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Getting Personal: Sneak Peek of a Financial Planner’s Own Money Moves in 2018 (Part I)

January 8, 2019


Happy New Year to Logbook Financial Planning’s clients, friends and followers!  For our first article of the year, we thought it might be fun to write about our own family’s money moves during 2018.  We are taking an approach similar to Nassim Nicholas Taleb’s “Don’t tell me what you think, tell me what you have in your portfolio”  philosophy in Skin in the Game: Hidden Asymmetries in Daily Life.

In this three-part series, we will go beyond investments and filter through the hundreds of decisions we made about money in 2018, highlighting the most important.  We hope discussing how we navigated these money decisions and the lessons learned will resonate in your own life.


1. Debt-Free Again


$172,050.84.  That was the wire transfer we sent on January 10, 2018, to Chase Bank to pay off the mortgage on our home in Maine.  We were officially debt-free again–no mortgage, car loans, student loans, or consumer debt! This wire transfer was the proceeds from an investment property we sold in 2015.  We had been keeping this money liquid for two years to see how our financial planning and investment management business was going to launch and determine our true expenses of setting up a new home and living in Maine.  Once we had the confidence our transition from the State Department to Logbook Financial Planning was going to be successful, we were ready to make this move.

Why did we do it?


We think paying off your mortgage is not really a math decision–it is mostly an emotional decision.  My wife, Sherise, and I just hate being in debt so this felt really good to us. We love using the extra $2,019.53 that we spent on principal and interest per month for our family’s own spending priorities such as travel, theater, and a YMCA membership.  Instead of having to allocate this month’s income to a purchase we made years ago, we use this month’s free cash flow to build a life that we want to live. We also like having our net worth diversified into four buckets: pre-tax money in the TSP/401(k), after-tax money in our Roth IRAs, home equity, and a taxable account.  When we looked at the first two buckets in early 2018, we felt that we already had enough money invested in the stock market and that home equity would be a nice safety net. Finally, the Tax Cuts and Job Act meant that we would be claiming the standard deduction going forward. The absence of a mortgage interest deduction, along with a guaranteed rate of return equal to our mortgage interest rate, made this an easier decision.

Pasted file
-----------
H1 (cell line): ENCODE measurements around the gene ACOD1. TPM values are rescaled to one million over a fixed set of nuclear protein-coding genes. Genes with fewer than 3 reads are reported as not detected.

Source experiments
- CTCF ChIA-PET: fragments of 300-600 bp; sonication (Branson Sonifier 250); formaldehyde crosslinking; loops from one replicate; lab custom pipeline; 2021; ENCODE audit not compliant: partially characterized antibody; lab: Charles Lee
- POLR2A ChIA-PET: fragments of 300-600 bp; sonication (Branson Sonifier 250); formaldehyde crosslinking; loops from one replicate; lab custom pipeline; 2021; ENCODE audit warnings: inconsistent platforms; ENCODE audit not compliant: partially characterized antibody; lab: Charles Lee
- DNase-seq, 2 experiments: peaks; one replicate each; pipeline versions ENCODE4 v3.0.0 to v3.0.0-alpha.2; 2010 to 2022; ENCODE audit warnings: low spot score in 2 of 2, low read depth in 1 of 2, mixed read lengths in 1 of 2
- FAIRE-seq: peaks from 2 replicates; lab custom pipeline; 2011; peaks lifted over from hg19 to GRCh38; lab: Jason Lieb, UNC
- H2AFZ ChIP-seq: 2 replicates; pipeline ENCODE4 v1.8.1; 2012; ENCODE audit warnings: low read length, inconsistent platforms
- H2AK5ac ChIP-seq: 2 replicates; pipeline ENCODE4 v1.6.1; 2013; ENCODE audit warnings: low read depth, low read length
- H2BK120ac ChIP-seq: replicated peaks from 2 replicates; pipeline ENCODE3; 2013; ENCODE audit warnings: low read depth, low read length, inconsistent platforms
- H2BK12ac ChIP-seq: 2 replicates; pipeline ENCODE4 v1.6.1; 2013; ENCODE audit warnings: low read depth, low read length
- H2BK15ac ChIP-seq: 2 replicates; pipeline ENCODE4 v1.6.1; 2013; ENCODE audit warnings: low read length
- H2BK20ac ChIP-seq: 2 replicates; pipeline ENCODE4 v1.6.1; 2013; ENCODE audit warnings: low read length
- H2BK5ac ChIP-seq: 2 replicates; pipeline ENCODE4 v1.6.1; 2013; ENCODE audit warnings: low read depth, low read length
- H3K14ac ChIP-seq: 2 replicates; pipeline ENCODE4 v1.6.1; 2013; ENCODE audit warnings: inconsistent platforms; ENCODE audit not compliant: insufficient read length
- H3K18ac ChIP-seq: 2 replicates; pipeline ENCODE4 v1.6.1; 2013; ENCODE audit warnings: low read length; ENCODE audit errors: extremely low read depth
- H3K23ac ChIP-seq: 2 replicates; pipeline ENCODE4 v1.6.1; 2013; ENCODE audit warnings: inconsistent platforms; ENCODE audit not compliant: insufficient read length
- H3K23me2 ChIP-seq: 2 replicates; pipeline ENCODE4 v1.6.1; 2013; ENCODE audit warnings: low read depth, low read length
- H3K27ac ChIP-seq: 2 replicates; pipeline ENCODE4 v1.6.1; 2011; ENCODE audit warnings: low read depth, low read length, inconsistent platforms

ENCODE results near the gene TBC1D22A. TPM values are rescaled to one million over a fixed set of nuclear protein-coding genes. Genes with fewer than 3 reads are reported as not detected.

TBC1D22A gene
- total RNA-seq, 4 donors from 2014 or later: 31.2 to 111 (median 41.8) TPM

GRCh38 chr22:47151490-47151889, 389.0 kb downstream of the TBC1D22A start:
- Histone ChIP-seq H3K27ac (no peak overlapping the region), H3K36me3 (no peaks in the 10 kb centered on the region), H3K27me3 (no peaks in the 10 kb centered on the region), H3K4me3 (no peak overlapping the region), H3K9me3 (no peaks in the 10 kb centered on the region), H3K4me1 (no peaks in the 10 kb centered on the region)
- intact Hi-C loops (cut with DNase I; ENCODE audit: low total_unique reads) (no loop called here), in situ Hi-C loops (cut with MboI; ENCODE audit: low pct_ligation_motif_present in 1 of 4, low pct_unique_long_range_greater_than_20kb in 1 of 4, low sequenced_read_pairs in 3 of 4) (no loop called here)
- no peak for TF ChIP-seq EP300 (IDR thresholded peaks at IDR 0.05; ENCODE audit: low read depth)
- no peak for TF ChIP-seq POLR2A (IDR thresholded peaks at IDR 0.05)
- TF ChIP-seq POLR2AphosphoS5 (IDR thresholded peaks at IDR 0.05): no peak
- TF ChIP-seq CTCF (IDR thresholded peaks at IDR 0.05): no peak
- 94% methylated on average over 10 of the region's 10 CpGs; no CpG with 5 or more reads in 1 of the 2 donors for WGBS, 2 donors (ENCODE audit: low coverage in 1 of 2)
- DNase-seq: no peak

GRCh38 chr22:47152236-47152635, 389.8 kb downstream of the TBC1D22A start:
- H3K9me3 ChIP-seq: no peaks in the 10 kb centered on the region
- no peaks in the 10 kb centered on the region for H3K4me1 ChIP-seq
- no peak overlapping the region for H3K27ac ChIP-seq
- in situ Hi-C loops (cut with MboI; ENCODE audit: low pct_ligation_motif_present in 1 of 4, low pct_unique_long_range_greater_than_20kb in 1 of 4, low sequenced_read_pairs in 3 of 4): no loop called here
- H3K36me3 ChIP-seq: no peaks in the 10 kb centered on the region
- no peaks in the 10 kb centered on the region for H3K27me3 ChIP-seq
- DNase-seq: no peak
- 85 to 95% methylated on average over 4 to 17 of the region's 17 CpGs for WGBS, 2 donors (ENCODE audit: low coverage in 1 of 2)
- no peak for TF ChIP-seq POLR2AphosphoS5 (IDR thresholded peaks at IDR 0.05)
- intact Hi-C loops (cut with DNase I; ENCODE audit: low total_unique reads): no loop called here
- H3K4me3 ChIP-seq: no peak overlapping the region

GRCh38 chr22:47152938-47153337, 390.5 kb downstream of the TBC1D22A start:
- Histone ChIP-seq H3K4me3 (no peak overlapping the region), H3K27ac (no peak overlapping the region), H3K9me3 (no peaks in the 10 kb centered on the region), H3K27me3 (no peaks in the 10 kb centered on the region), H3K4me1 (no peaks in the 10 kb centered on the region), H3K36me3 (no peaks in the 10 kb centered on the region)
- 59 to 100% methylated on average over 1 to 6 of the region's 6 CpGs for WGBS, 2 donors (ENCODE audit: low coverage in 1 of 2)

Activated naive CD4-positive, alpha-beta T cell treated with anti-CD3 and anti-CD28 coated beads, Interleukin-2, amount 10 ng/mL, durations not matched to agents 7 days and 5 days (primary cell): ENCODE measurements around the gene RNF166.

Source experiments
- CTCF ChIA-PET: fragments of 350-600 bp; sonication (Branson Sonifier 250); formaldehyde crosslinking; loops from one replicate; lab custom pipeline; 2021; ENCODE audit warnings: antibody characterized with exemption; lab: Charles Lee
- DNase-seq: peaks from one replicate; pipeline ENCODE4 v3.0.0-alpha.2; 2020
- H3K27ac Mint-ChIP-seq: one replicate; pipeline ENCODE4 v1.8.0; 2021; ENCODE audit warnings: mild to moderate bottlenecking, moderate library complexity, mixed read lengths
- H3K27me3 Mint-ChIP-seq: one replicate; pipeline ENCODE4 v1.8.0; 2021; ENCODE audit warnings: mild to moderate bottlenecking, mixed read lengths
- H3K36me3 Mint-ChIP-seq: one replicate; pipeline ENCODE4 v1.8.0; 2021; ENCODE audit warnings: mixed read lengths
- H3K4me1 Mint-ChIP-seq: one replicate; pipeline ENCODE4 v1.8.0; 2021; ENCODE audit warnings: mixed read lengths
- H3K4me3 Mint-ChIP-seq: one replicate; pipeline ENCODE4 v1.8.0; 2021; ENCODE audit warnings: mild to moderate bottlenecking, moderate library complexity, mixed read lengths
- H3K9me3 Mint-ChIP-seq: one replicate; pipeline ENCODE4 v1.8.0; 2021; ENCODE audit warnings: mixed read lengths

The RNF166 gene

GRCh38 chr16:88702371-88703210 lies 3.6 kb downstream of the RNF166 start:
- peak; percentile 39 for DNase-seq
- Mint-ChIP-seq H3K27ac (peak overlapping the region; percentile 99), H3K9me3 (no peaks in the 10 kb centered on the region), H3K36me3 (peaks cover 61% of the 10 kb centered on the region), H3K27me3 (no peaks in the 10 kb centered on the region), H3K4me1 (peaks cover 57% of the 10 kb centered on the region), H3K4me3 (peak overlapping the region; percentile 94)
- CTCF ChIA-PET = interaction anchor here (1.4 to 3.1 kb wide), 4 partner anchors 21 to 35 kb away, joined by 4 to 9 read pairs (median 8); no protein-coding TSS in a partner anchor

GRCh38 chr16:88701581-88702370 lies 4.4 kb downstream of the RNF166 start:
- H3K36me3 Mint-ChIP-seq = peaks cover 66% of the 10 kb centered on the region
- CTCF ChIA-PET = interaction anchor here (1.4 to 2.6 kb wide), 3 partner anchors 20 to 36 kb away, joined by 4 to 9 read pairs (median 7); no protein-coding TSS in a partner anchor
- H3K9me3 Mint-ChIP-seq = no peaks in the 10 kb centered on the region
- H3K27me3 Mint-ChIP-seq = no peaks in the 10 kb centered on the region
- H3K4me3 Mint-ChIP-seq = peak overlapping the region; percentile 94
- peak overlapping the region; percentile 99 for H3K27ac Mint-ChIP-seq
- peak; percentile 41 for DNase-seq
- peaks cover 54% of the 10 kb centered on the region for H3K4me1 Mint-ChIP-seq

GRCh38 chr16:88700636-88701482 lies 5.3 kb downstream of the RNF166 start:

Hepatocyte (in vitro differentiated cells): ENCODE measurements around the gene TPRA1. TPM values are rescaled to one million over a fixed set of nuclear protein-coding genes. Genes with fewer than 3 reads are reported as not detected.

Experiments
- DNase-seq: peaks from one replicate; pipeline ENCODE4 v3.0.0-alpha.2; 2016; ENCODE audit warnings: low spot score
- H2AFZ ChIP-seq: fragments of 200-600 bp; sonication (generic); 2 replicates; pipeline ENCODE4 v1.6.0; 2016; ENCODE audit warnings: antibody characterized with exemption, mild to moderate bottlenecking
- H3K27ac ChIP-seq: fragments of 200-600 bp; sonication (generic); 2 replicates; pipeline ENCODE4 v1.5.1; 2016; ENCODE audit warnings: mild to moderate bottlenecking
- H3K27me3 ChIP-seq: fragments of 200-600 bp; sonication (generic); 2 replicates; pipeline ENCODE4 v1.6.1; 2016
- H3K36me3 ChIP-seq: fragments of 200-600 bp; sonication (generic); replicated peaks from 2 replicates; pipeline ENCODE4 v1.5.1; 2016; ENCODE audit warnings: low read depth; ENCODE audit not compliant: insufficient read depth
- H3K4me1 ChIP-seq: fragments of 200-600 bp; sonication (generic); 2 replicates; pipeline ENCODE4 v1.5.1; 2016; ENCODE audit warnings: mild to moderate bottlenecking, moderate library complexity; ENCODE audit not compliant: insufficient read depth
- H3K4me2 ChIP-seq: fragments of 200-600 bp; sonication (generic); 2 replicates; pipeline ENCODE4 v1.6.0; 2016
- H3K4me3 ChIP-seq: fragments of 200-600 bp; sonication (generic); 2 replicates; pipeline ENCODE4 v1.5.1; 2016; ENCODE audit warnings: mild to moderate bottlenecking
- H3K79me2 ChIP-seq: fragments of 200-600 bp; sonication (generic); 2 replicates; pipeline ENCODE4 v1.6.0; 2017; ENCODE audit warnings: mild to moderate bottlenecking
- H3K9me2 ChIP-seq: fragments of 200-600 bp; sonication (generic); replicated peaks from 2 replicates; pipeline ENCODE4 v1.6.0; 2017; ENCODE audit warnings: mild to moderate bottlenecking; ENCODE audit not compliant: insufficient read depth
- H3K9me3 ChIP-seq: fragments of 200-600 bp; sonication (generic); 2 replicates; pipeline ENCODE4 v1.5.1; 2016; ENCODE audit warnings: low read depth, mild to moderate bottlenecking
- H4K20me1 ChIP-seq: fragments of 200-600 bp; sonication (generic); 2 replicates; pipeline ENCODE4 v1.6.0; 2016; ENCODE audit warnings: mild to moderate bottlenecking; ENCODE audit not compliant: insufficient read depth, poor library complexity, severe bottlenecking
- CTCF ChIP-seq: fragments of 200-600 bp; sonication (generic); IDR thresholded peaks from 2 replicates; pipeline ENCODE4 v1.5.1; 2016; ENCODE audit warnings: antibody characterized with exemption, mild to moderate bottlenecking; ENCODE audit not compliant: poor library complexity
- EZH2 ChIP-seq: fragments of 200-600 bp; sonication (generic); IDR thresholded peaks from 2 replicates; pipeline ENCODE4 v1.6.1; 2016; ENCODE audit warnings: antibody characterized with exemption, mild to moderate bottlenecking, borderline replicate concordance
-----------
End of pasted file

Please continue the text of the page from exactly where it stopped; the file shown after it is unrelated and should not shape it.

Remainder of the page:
Why it may not work for you?


Liquidity, retirement savings, and possibly college savings.  Paying off the mortgage comes after meeting your retirement savings goals, making sure that you have enough money in your emergency fund and having enough liquidity to adjust to any of life’s challenges.  If you have college savings goals, paying off your mortgage may have to wait as well. When you are able, we encourage you to enter retirement with a paid-off primary residence.


2.  Investments – Steady as She Goes


Despite the volatility in the stock market, we did not change our asset allocation and continued to fund our Roth IRAs and our 401(k) plan.  


Why we did it?


Financial planners usually rebalance based on time elapsed (once or twice a year) or a percentage change basis (5% change from your target allocation).  For us, the best time to rebalance is at the start of a new year because we lump sum fund our Roth IRAs and can direct the new contributions to the assets we need to shore up.  This is also the perfect time to objectively look at your asset allocation and make small adjustments. Think of it as slightly changing your glidepath down to retirement. Remember, the perfect portfolio is one that you can live with, not what your colleague is doing with his/her money.  Check your balance as little as possible over the year so you will not overreact to market events. If you have a side business without full-time employees (or with your spouse as the only employee), we recommend you consider an individual 401(k), commonly referred to as a solo 401(k). The owner of the business can contribute 20% of net self-employment income and the company can contribute 25% of your spouse’s income.  Vanguard has one low cost option in this area.